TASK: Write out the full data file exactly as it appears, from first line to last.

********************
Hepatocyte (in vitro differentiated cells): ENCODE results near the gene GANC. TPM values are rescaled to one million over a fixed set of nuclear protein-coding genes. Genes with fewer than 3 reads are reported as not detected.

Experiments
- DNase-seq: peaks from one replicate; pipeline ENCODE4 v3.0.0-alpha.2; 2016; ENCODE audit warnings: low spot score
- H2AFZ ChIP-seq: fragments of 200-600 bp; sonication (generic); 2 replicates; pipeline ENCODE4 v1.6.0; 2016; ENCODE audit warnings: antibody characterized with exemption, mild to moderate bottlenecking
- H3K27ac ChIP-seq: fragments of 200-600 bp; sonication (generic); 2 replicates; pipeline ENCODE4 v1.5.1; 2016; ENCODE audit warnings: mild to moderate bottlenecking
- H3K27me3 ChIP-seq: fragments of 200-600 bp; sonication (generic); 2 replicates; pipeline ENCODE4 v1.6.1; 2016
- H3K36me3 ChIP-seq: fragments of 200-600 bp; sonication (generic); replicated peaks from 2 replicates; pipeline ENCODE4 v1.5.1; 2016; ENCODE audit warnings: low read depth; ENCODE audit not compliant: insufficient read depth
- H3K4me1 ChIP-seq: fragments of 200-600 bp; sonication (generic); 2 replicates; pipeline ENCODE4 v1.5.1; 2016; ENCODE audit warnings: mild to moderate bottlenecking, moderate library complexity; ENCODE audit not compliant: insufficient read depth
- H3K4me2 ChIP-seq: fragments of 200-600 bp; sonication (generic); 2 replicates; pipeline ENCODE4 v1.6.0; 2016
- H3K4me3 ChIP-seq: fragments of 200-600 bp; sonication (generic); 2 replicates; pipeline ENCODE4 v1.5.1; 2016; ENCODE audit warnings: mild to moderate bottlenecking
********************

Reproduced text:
Hepatocyte (in vitro differentiated cells): ENCODE results near the gene GANC. TPM values are rescaled to one million over a fixed set of nuclear protein-coding genes. Genes with fewer than 3 reads are reported as not detected.

Experiments
- DNase-seq: peaks from one replicate; pipeline ENCODE4 v3.0.0-alpha.2; 2016; ENCODE audit warnings: low spot score
- H2AFZ ChIP-seq: fragments of 200-600 bp; sonication (generic); 2 replicates; pipeline ENCODE4 v1.6.0; 2016; ENCODE audit warnings: antibody characterized with exemption, mild to moderate bottlenecking
- H3K27ac ChIP-seq: fragments of 200-600 bp; sonication (generic); 2 replicates; pipeline ENCODE4 v1.5.1; 2016; ENCODE audit warnings: mild to moderate bottlenecking
- H3K27me3 ChIP-seq: fragments of 200-600 bp; sonication (generic); 2 replicates; pipeline ENCODE4 v1.6.1; 2016
- H3K36me3 ChIP-seq: fragments of 200-600 bp; sonication (generic); replicated peaks from 2 replicates; pipeline ENCODE4 v1.5.1; 2016; ENCODE audit warnings: low read depth; ENCODE audit not compliant: insufficient read depth
- H3K4me1 ChIP-seq: fragments of 200-600 bp; sonication (generic); 2 replicates; pipeline ENCODE4 v1.5.1; 2016; ENCODE audit warnings: mild to moderate bottlenecking, moderate library complexity; ENCODE audit not compliant: insufficient read depth
- H3K4me2 ChIP-seq: fragments of 200-600 bp; sonication (generic); 2 replicates; pipeline ENCODE4 v1.6.0; 2016
- H3K4me3 ChIP-seq: fragments of 200-600 bp; sonication (generic); 2 replicates; pipeline ENCODE4 v1.5.1; 2016; ENCODE audit warnings: mild to moderate bottlenecking